Huawei Band 3 first look: A fitness tracker that packs a features punch

Meet Huawei's answer to the Fitbit Inspire
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With new versions of its Watch GT smartwatch and a range of stylish smartglasses hogging the wearable limelight at Huawei's P30 smartphone launch, the Huawei Band 3 was largely ignored.

The company's new fitness tracker, which sits below the Huawei Band 3 Pro is more Fitbit Inspire rival than an alternative to buying a Charge 3. It doesn't have the built-in GPS or PPG sensor you'll find in the Band 3 Pro, but that's not to say that you're getting shortchanged with features on the Band 3.

Read this: Best fitness trackers 2019

Huawei hasn't revealed how much the iOS and Android-friendly Band 3 is going to cost, but with the Band 3 Pro sitting in at , it's likely to be less than that. When you consider what this fitness band offers on paper, it has all the makings of a really impressive device.

Huawei Band 3: Design

Huawei Band 3 first look: A fitness tracker that packs a features punch

From a design point of view, there's not a great deal that separates the Band 3 from the Pro model. You've got your pick of red, pink, blue and black bands holding in place a 0.95-inch AMOLED touchscreen display. There's no physical buttons here at all; a touch-sensitive button baked into the display lets you navigate the displays. It's incredibly light, and while I anticipated the soft, rubber silicone bands to feel a bit on the cheap side, they are actually surprisingly comfortable - and quite fun looking.

The 240 x 120 resolution display is perfectly acceptable on a band this size too. It's bright, vibrant and while it might not be class leading, I don't think many are going to have complaints about viewing their data on it. The screen is nice and responsive too, letting you slide and tap to trawl through the UI, which feels very similar to Samsung's Tizen OS.

Around the back you'll find Huawei's TruSeen 3.0 optical heart rate monitor to offer continuous heart rate monitoring, and the band is water resistant up to 50 metres. That means you can go swimming with it, but according to Huawei you shouldn't wear it in the shower due to water pressure. It's unusual for it to be that way round, but there we go. You also shouldn't go diving, scuba diving and surfing with it either.

Huawei Band 3: Features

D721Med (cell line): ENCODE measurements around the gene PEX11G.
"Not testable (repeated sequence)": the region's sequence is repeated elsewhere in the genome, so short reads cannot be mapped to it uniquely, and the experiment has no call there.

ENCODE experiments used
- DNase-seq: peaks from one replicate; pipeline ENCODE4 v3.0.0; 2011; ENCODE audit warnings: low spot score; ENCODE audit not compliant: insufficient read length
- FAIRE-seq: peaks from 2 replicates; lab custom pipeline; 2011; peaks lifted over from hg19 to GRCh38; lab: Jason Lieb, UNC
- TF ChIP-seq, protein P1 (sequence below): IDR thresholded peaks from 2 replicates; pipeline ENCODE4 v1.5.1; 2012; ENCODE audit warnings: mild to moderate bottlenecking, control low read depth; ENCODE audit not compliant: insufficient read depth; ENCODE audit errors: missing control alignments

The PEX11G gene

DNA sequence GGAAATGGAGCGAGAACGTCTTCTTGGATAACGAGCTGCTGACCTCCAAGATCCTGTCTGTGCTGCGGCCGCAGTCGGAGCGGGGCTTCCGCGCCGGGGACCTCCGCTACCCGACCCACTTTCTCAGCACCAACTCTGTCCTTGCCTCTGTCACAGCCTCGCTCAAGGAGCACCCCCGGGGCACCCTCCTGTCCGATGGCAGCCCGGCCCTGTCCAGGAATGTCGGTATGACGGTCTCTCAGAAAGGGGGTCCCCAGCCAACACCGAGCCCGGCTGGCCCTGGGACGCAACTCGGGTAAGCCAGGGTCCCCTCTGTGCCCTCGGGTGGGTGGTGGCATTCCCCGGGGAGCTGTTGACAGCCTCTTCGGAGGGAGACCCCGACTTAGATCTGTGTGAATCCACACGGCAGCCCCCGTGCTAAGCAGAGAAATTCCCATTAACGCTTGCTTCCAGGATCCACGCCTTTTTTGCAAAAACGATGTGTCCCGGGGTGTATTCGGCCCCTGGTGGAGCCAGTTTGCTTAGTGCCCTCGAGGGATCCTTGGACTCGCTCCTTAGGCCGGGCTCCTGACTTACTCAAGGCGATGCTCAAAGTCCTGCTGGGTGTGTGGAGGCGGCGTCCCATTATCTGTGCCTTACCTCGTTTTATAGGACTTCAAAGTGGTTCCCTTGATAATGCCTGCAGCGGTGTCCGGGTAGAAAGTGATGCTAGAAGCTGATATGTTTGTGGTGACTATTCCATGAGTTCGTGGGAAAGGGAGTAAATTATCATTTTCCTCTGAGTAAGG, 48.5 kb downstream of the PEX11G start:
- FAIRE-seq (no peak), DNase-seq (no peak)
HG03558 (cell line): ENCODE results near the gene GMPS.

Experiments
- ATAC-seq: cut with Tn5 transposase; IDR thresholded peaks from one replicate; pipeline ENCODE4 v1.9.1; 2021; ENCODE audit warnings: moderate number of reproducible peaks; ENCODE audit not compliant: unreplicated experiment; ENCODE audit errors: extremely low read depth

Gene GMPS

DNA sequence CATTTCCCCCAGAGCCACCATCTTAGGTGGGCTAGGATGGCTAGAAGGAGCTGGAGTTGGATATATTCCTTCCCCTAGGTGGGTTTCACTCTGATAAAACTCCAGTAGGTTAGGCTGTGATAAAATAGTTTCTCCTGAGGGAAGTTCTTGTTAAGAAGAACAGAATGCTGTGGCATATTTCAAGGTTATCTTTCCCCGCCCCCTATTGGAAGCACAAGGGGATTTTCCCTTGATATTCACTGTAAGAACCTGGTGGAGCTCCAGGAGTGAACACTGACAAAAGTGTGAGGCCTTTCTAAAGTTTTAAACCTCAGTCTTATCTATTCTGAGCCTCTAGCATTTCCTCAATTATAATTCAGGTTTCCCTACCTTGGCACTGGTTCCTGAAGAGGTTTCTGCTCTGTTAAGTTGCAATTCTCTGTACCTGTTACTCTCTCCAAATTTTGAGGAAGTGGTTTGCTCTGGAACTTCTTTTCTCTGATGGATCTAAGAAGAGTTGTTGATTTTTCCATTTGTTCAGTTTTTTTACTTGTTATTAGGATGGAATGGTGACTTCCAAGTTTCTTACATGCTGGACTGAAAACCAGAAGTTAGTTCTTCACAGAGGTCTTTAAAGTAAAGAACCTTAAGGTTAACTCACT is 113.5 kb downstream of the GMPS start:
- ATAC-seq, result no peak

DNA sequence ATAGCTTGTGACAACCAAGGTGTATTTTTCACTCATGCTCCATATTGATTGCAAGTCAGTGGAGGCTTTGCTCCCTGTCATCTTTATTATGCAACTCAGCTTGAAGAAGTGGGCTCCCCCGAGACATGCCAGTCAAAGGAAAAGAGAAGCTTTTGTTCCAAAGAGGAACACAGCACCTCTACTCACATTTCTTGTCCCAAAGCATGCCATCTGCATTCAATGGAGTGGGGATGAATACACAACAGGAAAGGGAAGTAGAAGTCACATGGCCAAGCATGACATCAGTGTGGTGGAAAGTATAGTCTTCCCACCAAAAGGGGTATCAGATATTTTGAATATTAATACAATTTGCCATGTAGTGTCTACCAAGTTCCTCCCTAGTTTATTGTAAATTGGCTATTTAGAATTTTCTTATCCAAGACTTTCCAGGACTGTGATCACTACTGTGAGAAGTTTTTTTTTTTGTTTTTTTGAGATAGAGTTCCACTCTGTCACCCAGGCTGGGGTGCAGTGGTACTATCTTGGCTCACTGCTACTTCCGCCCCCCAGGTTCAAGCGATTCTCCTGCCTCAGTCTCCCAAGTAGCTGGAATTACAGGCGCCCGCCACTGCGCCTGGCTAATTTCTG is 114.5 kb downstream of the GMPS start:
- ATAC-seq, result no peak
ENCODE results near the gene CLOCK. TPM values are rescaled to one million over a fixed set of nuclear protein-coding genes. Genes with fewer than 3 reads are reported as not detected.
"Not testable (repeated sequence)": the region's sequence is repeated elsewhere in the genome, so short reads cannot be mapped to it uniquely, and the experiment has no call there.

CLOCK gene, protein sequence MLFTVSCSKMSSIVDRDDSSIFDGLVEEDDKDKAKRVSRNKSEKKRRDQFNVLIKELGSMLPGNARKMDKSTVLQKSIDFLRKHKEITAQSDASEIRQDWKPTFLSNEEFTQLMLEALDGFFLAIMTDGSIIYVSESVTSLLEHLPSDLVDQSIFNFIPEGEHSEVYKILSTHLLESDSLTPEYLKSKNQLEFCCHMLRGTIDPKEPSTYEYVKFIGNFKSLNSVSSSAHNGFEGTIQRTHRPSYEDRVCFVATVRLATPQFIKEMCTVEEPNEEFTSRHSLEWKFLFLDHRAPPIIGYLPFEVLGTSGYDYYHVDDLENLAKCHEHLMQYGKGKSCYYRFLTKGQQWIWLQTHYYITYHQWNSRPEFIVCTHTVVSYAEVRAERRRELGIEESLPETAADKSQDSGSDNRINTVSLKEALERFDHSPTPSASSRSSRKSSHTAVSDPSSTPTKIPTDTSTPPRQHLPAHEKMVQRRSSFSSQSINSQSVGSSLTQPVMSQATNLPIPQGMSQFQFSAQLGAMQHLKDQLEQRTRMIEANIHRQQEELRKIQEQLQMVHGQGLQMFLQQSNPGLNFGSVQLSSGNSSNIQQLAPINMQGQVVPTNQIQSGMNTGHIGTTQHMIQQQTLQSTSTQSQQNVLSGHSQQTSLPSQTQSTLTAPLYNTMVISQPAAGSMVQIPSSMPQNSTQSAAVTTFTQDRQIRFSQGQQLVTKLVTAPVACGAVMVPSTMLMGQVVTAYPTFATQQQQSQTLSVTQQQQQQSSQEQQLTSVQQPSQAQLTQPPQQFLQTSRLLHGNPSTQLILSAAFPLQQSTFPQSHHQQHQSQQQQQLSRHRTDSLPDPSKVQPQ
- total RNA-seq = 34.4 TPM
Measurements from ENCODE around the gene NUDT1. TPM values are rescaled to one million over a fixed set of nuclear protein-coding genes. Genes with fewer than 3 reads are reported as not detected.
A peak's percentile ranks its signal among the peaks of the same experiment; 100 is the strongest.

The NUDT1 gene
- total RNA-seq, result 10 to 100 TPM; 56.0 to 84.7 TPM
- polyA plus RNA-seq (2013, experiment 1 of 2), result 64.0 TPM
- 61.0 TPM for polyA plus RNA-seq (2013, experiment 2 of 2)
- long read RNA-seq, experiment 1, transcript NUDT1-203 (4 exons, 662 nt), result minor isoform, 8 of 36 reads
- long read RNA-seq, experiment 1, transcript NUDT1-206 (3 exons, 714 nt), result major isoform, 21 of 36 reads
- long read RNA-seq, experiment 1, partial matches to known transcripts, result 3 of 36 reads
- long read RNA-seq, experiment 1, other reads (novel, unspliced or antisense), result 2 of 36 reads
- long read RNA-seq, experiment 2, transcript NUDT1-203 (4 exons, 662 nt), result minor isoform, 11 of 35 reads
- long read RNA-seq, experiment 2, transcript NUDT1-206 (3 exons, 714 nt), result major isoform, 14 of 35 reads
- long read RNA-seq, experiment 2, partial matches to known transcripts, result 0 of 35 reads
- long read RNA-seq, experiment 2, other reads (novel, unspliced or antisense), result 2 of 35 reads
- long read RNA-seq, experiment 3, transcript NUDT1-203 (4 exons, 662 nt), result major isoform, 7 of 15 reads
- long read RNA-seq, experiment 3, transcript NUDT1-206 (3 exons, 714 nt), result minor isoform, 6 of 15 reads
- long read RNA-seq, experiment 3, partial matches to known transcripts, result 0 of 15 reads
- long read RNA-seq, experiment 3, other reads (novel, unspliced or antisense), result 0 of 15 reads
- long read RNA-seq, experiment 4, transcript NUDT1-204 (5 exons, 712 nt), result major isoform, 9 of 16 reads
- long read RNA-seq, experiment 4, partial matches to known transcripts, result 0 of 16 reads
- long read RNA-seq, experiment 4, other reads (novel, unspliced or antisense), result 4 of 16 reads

Beneath that silicone band and touchscreen display are some pretty standard sensors. You've got an accelerometer and a gyroscope to give you the basics, then there's an infrared wear sensor that Huawei incorporates into its TruSleep sleep monitoring tech. That sensor will apparently help to limit disturbances while you sleep.

Without GPS on board, you're relying on the other motion sensors to track multiple sports that include outdoor running, indoor running, walking, cycling (indoors and outdoors) and free training. The waterproof design also brings dedicated swim tracking features with the ability to record calorie burn, number of turns, average SWOLF, distance, lap numbers, frequency of strokes and swimming speed.

That's an impressive array of swim metrics for a proper sports watch, let alone a fitness band.

Huawei Band 3 first look: A fitness tracker that packs a features punch

Huawei's sports tracking goes beyond merely recording your workouts. It also embraces analytics firm Firstbeat's post-training results and recovery time insights, which you'd usually find on more expensive fitness-focused wearables.

It's not just about health and fitness either. The Band 3 also offers notification support, letting you view incoming calls, text messages, emails, calendar events and messages from third-party apps. It also has the ability to locate your phone and will even work as a remote shutter for your smartphone camera.

Initial verdict

Like the Band 3 Pro, the Band 3 really is cramming in an impressive array of features into a slimline design. The kind of features that should certainly give it appeal to anyone who wants a mix of fitness and sports tracking and some smartwatch skills thrown in for good measure. If it's priced lower than the Band 3 Pro as we anticipate it will be, it could offer more for your money than what a budget Fitbit or Garmin tracker can offer.

A lot though will lie with the software, which we didn't have the greatest experience with on the Band 3 Pro. You can have all the impressive hardware you want, but if what threads it all together isn't up to task, it's going to sink. If it's free of the same niggles and those sensors can serve up reliable data, then the Band 3 has all the makings of a great little fitness tracker.

How we test

Michael Sawh


Michael Sawh has been covering the wearable tech industry since the very first Fitbit landed back in 2011. Previously the resident wearable tech expert at Trusted Reviews, he also marshaled the features section of

He also regularly contributed to T3 magazine when they needed someone to talk about fitness trackers, running watches, headphones, tablets, and phones.

Michael writes for GQ, Wired, Coach Mag, Metro, MSN, BBC Focus, Stuff, TechRadar and has made several appearances on the BBC Travel Show to talk all things tech. 

Michael is a lover of all things sports and fitness-tech related, clocking up over 15 marathons and has put in serious hours in the pool all in the name of testing every fitness wearable going. Expect to see him with a minimum of two wearables at any given time.

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